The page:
Anyone who has done a job search has seen the familiar bullet points of preferred qualifications on a job posting: level of education, type of degree, number of years’ experience, and, occasionally, even number of years since graduating college. Often when an employer lists a preferred number of years since graduating college, it is seeking a less experienced candidate. It seems reasonable that the employer may want to let applicants know when a position is entry-level. However, as of this February, it is becoming increasingly unclear whether guidelines such as these may unfairly impact job applicants over the age of 40 in violation of the Age Discrimination in Employment Act.
Circuit split may lead to a ruling from the Supreme Court
Last fall, an unsuccessful job applicant sued R.J. Reynolds Tobacco Co. alleging that its screening guidelines for job applicants--targeting candidates freshly out of college and weeding out those with more experience--had an unlawful disparate impact on older applicants in violation of the ADEA. Villarreal v. R.J. Reynolds Tobacco Co., 839 F.3d 958 [129 FEP Cases 1031] (11th Cir. 2016). The Eleventh Circuit dismissed the case, finding that the ADEA only protects against facially neutral practices that have a disparate impact on current employees, not applicants for employment. So far so good. But then in February, two things happened that may upset that ruling. First, the Villarreal plaintiff petitioned the Supreme Court for certiorari. Then, just two weeks later, the Northern District of California rejected the Eleventh Circuit’s ruling and held that the ADEA clearly does allow job applicants to bring disparate impact claims. Rabin v. PricewaterhouseCoopers LLP, 2017 BL 49868 [129 FEP Cases 1715] (N.D. Cal. February 17, 2017).
Distinguishing settled law from the current debate
The pertinent question is where this leaves employers seeking entry-level employees in the meantime. There is no clear answer to how the circuit split may ultimately resolve. Part of the problem is that Congress left a passive aggressive question mark on the issue by amending the analogous Title VII provision over 45 years ago to include job applicants, yet never taking the initiative to amend the ADEA in the same way.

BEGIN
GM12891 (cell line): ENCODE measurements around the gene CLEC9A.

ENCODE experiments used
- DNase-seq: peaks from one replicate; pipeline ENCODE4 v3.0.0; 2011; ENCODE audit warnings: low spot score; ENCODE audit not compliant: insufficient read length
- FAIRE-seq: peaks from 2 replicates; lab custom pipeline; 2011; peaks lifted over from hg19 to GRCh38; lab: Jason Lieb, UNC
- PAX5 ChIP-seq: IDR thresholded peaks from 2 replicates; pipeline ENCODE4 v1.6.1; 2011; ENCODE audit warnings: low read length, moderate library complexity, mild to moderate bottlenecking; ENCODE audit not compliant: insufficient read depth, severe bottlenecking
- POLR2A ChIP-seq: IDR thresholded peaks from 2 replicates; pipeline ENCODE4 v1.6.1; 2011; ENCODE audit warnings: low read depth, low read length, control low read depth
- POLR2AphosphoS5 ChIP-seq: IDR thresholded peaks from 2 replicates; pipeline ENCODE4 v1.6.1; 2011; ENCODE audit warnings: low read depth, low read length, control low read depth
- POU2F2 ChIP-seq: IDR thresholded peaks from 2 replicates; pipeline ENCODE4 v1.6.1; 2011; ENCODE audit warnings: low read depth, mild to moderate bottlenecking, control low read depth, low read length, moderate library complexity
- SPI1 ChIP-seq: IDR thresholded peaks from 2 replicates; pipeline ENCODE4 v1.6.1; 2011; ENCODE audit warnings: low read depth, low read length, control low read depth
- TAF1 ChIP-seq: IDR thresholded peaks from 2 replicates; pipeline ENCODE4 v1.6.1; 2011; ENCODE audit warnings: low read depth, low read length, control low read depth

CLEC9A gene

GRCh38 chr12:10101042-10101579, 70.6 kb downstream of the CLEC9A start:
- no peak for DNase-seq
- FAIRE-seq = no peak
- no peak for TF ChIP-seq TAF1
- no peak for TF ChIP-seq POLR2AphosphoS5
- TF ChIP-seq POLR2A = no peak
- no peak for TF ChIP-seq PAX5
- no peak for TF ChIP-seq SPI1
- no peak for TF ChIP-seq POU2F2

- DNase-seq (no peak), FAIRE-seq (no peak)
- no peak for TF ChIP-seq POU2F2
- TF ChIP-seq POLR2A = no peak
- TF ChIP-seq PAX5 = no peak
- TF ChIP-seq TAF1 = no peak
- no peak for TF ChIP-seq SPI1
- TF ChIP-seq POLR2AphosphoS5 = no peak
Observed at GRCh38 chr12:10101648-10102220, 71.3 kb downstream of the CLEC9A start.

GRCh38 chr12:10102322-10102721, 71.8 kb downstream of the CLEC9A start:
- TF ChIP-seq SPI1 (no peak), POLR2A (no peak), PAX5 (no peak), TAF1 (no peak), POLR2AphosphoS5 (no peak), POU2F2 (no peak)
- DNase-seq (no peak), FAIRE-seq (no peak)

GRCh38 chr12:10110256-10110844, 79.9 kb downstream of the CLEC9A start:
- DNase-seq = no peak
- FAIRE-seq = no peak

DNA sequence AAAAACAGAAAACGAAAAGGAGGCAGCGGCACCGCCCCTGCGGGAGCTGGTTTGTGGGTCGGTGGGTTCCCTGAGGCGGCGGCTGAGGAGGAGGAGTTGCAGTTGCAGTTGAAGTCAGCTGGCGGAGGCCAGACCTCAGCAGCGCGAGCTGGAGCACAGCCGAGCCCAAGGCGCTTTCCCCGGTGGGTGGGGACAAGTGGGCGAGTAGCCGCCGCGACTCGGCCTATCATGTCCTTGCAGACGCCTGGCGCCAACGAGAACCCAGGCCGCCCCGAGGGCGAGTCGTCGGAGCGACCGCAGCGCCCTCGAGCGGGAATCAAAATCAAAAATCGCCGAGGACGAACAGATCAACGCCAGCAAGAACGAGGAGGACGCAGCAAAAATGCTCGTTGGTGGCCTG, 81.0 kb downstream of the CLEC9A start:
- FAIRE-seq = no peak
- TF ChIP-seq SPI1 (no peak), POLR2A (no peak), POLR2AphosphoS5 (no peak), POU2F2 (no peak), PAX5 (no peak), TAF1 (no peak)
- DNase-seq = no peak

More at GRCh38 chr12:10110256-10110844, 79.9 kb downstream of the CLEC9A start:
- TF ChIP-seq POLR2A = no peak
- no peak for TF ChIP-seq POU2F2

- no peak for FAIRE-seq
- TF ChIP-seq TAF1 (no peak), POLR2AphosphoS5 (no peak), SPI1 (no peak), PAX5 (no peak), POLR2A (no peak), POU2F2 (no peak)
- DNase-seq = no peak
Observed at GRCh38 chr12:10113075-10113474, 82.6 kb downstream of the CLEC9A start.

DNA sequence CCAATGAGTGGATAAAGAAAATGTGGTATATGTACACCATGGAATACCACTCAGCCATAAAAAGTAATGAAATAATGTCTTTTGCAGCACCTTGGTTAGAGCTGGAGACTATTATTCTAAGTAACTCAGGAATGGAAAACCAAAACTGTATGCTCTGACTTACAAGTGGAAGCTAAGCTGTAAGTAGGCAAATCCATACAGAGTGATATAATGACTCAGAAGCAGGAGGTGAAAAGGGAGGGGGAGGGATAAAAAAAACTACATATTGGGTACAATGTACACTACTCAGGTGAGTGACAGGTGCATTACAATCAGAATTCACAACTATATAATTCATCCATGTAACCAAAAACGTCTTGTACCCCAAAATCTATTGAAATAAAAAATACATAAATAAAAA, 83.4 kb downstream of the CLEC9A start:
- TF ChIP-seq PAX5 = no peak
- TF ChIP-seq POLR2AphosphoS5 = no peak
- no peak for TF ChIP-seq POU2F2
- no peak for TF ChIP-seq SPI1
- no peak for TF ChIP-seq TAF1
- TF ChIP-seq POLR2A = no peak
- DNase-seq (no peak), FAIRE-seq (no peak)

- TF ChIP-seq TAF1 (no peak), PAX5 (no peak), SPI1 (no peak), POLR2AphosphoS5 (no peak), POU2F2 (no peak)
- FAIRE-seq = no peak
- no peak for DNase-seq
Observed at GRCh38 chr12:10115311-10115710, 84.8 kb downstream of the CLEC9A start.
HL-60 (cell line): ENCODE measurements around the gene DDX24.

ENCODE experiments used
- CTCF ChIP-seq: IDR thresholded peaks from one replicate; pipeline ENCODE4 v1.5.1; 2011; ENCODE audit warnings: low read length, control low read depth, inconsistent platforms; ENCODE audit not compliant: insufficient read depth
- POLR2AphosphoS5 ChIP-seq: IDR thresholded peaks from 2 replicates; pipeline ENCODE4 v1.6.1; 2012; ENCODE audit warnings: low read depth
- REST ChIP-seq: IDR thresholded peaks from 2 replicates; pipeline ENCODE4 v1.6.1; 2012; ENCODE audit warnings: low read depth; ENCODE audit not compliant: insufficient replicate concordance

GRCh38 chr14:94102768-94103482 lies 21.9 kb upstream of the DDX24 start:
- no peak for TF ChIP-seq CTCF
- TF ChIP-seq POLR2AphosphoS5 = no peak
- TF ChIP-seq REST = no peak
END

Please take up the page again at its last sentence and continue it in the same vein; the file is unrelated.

What we do know is that no specific guideline has been struck down yet as having an unlawful disparate impact on protected-age applicants. The Rabin court did not even reach that question as it was merely decided on a motion for judgment on the pleadings. We also know that facially neutral practices that discriminate against actual employees are unlawful. Thus, employers even in the Eleventh Circuit must remember that neutral hiring practices which unfairly affect current employees, who seek other positions within the company, may still be prohibited by Villarreal.
So… can I still recruit recent graduates?
This doesn’t mean that employers can’t continue to recruit recent college graduates, or even seek them out at campus job fairs, for example. But it does mean that employers should be cautioned not to maintain bright line rules against hiring applicants that have over a certain number of years’ experience solely because of that experience. Employers would be well advised to take a more holistic and inclusive approach. For example, they could state that the position does not require a particular level of experience, rather than limiting the amount of experience preferred candidates may have. And, as always, employers should keep a close eye on the holdings of their home circuit.
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